Molly is an upper. People who use Molly are usually looking to have a fun time party. be intimate, incited, and get hallucinogenic effects.

Molly is a stimulant. Like amphetamine, methamphetamine, or cocaine, Molly provides the user with immense energy, emotional warmth, and inflated confidence in users. Molly gives a sense of emotional bonding and intimacy as inhibitions are lowered.

Molly can also be a hallucinogen. MDMA can cause the user to experience distortions in time, see things in brighter colors, and hear music and voices differently.

How Does Molly Impact the Body?

The impacts of Molly are generally felt within 30-45 minutes of consumption. Dopamine (the “feel good” chemical), Serotonin (a mood regulation chemical produced in the gut), and Norepinephrine (increases heart rate) are unleashed into the body with little regulation.

This leads to changes in the body, such as the following symptoms:

  • Blurred vision
  • High blood pressure
  • Increased energy
  • Increased body temperature
  • Teeth clenching (bruxism)
  • Chills/Sweating
  • Muscle tension

The hallucinogenic and psychoactive properties also created distorted sensory and time perception, leading to users’ intimacy choices with their bodies they wouldn’t make while sober.

What Are the Risks of Molly Abuse?

Despite the so-called desired effects of the drug, there are life-threatening dangers that can accompany MDMA abuse. As the drug gets absorbed into the bloodstream, the body temperature rises.

MDMA Addiction

MDMA is defined by the Drug Enforcement Agency (DEA) as a Schedule I drug, giving it a high risk of drug abuse and substance use disorder. MDMA addiction is extremely harmful to the body, and since it’s cut with other drugs or fillers, a user could be forming an addiction to a drug they didn’t even know they consumed. MDMA addiction takes a severe toll on the brain as well. Brain chemicals like serotonin flood the body during an MDMA high and burn out receptors leading to permanent brain damage.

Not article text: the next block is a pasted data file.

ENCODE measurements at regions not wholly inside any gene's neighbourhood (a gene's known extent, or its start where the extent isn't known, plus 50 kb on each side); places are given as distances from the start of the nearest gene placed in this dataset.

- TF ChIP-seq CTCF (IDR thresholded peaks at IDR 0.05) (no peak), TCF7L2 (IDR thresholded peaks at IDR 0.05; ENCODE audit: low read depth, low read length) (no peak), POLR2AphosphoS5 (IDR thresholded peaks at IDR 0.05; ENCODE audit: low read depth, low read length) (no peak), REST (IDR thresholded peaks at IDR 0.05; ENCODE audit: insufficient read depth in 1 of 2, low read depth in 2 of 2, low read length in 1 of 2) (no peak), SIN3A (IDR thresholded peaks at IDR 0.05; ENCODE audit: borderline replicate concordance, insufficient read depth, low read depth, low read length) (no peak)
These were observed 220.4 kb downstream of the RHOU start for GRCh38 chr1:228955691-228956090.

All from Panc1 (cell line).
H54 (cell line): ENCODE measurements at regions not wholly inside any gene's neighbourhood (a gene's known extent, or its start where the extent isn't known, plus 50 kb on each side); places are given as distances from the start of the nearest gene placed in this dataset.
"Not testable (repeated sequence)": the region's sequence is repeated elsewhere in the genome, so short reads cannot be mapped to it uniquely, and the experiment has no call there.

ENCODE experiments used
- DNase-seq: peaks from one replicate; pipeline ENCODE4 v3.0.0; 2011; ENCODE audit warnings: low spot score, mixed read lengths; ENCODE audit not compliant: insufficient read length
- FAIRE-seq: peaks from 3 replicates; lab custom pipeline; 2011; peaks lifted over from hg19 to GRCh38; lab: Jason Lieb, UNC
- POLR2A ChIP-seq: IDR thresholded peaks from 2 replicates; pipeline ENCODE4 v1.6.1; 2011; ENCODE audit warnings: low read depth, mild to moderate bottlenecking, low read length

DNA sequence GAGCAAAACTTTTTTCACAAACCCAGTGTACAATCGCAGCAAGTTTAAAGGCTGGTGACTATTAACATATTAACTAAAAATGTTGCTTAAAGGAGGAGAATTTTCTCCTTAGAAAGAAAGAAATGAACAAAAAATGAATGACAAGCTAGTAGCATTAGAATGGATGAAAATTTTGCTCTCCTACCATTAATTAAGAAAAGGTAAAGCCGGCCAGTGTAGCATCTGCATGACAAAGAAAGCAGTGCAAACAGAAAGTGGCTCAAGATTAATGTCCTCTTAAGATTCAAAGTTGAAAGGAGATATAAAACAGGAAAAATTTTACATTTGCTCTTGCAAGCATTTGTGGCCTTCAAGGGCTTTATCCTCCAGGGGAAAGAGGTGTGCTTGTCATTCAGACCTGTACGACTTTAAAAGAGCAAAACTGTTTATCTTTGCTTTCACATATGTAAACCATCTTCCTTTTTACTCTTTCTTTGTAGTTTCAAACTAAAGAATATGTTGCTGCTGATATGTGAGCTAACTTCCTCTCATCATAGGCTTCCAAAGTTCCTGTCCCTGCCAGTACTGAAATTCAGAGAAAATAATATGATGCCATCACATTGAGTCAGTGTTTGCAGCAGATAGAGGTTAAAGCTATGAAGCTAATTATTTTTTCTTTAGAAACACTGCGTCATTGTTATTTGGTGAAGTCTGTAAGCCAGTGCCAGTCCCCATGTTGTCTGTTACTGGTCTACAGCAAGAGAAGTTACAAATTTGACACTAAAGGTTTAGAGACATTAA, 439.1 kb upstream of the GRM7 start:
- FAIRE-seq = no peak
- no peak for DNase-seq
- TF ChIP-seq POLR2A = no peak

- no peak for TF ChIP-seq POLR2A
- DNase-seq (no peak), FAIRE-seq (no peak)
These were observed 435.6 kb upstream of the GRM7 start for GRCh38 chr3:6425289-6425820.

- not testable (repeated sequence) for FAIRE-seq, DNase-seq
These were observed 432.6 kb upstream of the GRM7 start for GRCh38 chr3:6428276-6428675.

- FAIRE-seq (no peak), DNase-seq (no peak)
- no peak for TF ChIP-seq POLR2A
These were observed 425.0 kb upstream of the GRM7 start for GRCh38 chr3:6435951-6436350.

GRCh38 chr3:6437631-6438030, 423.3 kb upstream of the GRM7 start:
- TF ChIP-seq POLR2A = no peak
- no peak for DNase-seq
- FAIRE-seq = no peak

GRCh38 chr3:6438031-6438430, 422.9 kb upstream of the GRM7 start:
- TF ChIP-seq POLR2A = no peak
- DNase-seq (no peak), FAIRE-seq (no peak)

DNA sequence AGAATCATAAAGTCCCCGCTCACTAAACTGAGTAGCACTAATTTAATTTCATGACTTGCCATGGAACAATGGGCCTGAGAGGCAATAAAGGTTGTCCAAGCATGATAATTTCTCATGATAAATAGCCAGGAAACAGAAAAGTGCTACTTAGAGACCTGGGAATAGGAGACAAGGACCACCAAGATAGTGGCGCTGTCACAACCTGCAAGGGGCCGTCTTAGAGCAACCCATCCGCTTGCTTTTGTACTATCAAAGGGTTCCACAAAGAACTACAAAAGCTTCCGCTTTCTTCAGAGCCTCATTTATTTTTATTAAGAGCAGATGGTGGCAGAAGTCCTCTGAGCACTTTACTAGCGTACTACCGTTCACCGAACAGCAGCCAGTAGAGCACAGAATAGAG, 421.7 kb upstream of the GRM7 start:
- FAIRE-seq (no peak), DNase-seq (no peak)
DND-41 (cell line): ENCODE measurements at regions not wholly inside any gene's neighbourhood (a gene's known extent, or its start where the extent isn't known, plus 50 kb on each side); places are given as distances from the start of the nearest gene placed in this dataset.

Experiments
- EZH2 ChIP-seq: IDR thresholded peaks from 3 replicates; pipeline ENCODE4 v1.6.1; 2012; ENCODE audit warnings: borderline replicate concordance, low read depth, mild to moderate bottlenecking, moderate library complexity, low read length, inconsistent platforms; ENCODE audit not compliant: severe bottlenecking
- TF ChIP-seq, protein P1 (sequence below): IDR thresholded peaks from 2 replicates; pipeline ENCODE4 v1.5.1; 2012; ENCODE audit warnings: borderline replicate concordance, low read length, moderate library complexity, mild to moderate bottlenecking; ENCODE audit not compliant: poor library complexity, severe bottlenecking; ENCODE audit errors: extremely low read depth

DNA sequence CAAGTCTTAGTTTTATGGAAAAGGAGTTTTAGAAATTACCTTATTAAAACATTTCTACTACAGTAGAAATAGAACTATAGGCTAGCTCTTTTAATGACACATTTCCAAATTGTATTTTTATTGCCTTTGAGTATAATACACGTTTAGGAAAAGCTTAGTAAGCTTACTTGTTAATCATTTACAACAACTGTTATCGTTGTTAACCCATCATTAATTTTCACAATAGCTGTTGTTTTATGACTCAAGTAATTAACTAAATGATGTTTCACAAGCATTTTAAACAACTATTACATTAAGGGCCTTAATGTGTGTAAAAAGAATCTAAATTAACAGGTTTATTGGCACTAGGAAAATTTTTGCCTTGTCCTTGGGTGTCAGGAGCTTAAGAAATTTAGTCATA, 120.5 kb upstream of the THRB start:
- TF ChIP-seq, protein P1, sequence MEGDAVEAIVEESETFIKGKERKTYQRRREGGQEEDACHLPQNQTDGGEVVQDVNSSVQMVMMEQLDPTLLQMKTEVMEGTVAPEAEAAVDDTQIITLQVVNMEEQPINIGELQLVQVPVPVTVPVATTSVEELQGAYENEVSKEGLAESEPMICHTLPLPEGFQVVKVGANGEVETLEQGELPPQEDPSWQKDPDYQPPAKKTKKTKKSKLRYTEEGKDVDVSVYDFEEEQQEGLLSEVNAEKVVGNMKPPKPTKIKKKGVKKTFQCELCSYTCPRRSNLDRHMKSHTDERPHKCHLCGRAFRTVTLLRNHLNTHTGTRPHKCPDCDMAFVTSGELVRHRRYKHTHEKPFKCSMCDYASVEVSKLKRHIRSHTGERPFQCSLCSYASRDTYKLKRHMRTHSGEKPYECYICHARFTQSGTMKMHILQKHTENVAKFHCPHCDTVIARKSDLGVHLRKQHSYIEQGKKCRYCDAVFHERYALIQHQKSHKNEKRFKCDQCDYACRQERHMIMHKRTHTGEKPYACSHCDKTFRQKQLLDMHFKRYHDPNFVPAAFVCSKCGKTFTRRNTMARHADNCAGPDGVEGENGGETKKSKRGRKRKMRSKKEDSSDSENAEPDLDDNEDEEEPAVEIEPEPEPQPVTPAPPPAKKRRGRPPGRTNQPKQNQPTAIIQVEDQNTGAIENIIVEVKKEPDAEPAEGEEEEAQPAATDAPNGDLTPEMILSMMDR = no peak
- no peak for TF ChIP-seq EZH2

MDMA addiction is a form of substance use disorder. It occurs when individuals compulsively seek out and use the drug despite the negative consequences it may bring to their lives. Chronic ecstasy abuse significantly increases the risk of developing addiction, as the brain becomes dependent on the drug’s effects to function normally. This psychological and physical dependence can lead to a range of physical, mental, and social issues.

Ecstasy addiction is not sustainable. Unlike other drugs, which can be used clandestinely for months or even years, MDMA is extremely neurotoxic. Those who abuse ecstasy for even a few days in a row can quickly develop permanent brain damage.

Symptoms of Ecstasy Addiction

The consequences of ecstasy abuse extend beyond the immediate physical risks. The drug’s impact on an individual’s behavior and decision-making can lead to engaging in risky sexual behaviors, which can increase the transmission rates of sexually transmitted infections (STIs). Ecstasy is often used as a club drug, commonly associated with rave and party scenes where ecstasy users may feel more prone to engage in unprotected sex due to increased confidence, reduced inhibitions, and heightened sexual arousal.